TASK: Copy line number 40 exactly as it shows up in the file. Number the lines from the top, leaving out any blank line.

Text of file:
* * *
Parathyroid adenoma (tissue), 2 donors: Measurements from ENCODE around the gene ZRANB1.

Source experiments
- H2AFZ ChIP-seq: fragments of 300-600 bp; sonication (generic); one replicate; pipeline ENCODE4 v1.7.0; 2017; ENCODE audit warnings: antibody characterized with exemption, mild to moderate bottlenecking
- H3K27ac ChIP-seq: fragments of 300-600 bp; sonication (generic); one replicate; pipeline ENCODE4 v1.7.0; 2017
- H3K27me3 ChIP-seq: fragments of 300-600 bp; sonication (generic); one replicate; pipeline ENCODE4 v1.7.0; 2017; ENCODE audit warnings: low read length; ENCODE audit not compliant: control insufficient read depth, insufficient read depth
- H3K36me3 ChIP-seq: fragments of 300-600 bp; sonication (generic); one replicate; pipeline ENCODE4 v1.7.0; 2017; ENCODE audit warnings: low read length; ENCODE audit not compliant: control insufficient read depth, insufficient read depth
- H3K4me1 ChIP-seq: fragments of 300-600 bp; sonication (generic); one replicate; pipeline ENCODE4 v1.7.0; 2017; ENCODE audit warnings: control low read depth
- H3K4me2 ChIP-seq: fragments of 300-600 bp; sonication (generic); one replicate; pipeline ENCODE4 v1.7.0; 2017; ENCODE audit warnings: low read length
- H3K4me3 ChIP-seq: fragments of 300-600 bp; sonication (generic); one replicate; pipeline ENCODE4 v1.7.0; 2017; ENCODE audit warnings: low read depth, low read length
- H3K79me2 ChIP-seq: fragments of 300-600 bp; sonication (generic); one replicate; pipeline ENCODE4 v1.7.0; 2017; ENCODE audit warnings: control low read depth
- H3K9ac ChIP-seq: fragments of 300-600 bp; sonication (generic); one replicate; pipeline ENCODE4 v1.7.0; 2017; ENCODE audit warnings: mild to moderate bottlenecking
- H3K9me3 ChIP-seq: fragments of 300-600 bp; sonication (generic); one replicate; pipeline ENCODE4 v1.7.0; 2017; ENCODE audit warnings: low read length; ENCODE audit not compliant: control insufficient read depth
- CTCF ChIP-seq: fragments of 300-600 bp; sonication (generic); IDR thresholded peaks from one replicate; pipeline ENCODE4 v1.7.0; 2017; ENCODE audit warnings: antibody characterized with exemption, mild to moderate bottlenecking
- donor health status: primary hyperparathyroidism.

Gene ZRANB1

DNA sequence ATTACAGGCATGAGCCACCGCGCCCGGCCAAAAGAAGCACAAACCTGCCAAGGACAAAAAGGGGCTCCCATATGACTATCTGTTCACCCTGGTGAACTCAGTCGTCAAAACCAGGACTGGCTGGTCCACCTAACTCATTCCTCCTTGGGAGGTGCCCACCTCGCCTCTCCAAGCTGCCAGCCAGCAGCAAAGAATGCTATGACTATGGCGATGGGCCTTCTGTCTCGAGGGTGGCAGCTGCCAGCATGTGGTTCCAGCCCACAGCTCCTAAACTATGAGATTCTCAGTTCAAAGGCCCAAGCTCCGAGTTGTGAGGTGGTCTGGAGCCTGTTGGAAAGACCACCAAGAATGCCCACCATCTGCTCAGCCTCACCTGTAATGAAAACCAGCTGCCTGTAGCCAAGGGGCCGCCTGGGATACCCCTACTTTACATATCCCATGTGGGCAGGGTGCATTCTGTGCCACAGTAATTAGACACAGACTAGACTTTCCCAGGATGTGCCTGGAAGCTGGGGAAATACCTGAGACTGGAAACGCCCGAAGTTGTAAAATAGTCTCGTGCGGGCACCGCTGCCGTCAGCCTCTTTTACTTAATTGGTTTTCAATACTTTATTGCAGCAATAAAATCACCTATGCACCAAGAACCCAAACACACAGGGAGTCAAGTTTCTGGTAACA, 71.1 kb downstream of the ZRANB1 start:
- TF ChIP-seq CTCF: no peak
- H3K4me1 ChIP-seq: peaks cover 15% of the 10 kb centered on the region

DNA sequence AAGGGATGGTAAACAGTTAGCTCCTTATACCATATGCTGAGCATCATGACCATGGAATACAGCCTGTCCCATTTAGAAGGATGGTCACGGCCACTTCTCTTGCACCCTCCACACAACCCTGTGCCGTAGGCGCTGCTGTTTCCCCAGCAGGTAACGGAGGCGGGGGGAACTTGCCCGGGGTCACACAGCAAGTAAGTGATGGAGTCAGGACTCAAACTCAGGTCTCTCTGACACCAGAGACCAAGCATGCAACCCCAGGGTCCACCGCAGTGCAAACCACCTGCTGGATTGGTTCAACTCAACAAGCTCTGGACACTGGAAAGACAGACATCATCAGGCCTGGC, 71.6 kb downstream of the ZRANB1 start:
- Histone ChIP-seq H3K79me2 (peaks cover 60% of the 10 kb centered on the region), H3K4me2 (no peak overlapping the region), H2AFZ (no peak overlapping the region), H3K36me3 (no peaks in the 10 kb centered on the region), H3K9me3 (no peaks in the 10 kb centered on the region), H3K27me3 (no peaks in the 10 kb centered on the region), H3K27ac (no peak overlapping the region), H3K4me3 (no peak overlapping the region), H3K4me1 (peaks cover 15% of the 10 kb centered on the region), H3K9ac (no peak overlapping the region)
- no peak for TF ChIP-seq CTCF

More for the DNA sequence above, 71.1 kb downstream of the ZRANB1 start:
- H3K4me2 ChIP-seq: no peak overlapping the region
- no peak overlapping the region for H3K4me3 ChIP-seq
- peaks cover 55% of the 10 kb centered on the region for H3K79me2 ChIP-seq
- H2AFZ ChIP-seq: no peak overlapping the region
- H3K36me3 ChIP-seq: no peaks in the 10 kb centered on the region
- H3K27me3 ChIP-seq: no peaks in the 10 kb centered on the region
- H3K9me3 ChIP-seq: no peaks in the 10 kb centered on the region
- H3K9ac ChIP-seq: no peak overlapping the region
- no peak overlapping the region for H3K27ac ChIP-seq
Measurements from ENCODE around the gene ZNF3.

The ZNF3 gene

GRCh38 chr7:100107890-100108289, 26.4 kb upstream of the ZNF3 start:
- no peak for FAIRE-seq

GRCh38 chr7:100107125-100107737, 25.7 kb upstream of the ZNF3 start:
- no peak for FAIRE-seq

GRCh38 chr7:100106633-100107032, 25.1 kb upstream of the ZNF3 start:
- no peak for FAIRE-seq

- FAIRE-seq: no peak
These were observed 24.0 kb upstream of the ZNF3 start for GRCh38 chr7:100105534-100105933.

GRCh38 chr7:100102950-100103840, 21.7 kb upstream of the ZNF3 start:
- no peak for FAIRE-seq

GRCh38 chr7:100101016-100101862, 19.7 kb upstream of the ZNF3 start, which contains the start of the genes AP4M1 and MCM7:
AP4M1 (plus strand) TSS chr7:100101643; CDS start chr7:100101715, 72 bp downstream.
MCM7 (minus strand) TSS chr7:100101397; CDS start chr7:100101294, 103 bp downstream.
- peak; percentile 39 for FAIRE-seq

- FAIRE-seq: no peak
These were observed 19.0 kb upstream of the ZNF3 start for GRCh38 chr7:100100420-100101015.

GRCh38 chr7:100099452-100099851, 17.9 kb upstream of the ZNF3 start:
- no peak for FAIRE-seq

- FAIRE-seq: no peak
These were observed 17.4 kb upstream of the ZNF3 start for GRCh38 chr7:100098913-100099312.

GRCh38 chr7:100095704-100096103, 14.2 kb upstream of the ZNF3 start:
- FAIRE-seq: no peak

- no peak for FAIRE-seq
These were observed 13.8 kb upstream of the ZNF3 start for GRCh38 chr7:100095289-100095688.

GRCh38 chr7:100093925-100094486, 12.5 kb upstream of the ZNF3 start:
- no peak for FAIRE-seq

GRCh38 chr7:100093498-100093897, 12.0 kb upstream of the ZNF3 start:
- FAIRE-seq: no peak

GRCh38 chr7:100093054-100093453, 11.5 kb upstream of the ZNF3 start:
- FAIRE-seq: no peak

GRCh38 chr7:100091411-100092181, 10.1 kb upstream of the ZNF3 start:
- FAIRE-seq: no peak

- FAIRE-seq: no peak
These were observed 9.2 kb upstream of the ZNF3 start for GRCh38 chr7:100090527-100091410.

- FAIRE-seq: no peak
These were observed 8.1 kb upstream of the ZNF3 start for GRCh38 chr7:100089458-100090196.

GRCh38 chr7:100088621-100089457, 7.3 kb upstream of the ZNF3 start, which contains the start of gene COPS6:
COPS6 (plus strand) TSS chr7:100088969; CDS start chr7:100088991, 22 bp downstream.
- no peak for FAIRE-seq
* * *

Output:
- FAIRE-seq: no peak